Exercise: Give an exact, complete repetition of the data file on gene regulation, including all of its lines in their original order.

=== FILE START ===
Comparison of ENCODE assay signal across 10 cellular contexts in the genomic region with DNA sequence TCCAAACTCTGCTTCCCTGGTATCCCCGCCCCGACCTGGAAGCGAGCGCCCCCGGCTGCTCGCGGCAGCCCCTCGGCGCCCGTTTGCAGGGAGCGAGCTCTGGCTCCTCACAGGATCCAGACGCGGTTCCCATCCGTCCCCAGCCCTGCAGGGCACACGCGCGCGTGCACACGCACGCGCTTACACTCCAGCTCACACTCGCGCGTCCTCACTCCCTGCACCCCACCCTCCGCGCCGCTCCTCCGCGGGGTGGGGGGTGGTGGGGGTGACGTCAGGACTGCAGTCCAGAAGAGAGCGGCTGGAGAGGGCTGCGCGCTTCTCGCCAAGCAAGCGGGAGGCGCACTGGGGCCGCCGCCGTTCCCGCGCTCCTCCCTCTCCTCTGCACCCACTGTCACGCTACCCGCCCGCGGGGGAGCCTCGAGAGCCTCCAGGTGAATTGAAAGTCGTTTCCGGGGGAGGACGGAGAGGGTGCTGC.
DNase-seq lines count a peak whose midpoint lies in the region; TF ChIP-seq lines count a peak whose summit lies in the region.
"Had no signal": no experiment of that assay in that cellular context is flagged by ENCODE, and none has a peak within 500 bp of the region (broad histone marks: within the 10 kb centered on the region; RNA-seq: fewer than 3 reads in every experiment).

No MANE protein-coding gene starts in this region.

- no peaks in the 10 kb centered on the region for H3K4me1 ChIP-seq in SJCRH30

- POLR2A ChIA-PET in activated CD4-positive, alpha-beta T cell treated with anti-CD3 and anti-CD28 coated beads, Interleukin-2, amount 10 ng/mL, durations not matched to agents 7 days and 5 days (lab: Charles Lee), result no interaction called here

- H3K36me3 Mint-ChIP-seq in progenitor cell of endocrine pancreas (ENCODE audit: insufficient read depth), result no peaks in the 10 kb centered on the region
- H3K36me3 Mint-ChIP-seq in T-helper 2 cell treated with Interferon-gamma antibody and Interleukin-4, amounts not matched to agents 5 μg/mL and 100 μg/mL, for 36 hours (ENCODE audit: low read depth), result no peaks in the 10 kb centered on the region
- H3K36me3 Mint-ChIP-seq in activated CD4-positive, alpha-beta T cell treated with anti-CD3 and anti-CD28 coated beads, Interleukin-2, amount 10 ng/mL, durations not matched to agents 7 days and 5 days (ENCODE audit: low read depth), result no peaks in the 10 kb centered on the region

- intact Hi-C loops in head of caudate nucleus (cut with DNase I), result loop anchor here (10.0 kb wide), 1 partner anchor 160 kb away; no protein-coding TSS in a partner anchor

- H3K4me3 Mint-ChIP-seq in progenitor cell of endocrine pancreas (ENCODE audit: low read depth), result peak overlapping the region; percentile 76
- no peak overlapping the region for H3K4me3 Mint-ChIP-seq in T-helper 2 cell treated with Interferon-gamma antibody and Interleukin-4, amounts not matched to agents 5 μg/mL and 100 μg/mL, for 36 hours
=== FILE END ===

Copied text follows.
Comparison of ENCODE assay signal across 10 cellular contexts in the genomic region with DNA sequence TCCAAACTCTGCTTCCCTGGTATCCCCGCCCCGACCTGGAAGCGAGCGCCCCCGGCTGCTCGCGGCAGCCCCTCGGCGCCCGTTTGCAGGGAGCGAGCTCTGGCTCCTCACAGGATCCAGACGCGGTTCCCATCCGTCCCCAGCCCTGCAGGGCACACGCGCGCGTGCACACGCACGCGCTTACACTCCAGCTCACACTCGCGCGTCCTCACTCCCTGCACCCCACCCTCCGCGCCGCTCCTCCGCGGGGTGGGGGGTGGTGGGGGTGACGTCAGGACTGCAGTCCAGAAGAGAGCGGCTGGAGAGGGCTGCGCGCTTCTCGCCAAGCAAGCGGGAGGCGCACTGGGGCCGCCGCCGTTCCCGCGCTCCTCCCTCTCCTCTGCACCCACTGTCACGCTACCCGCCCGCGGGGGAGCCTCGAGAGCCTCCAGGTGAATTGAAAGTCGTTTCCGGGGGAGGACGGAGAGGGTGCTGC.
DNase-seq lines count a peak whose midpoint lies in the region; TF ChIP-seq lines count a peak whose summit lies in the region.
"Had no signal": no experiment of that assay in that cellular context is flagged by ENCODE, and none has a peak within 500 bp of the region (broad histone marks: within the 10 kb centered on the region; RNA-seq: fewer than 3 reads in every experiment).

No MANE protein-coding gene starts in this region.

- no peaks in the 10 kb centered on the region for H3K4me1 ChIP-seq in SJCRH30

- POLR2A ChIA-PET in activated CD4-positive, alpha-beta T cell treated with anti-CD3 and anti-CD28 coated beads, Interleukin-2, amount 10 ng/mL, durations not matched to agents 7 days and 5 days (lab: Charles Lee), result no interaction called here

- H3K36me3 Mint-ChIP-seq in progenitor cell of endocrine pancreas (ENCODE audit: insufficient read depth), result no peaks in the 10 kb centered on the region
- H3K36me3 Mint-ChIP-seq in T-helper 2 cell treated with Interferon-gamma antibody and Interleukin-4, amounts not matched to agents 5 μg/mL and 100 μg/mL, for 36 hours (ENCODE audit: low read depth), result no peaks in the 10 kb centered on the region
- H3K36me3 Mint-ChIP-seq in activated CD4-positive, alpha-beta T cell treated with anti-CD3 and anti-CD28 coated beads, Interleukin-2, amount 10 ng/mL, durations not matched to agents 7 days and 5 days (ENCODE audit: low read depth), result no peaks in the 10 kb centered on the region

- intact Hi-C loops in head of caudate nucleus (cut with DNase I), result loop anchor here (10.0 kb wide), 1 partner anchor 160 kb away; no protein-coding TSS in a partner anchor

- H3K4me3 Mint-ChIP-seq in progenitor cell of endocrine pancreas (ENCODE audit: low read depth), result peak overlapping the region; percentile 76
- no peak overlapping the region for H3K4me3 Mint-ChIP-seq in T-helper 2 cell treated with Interferon-gamma antibody and Interleukin-4, amounts not matched to agents 5 μg/mL and 100 μg/mL, for 36 hours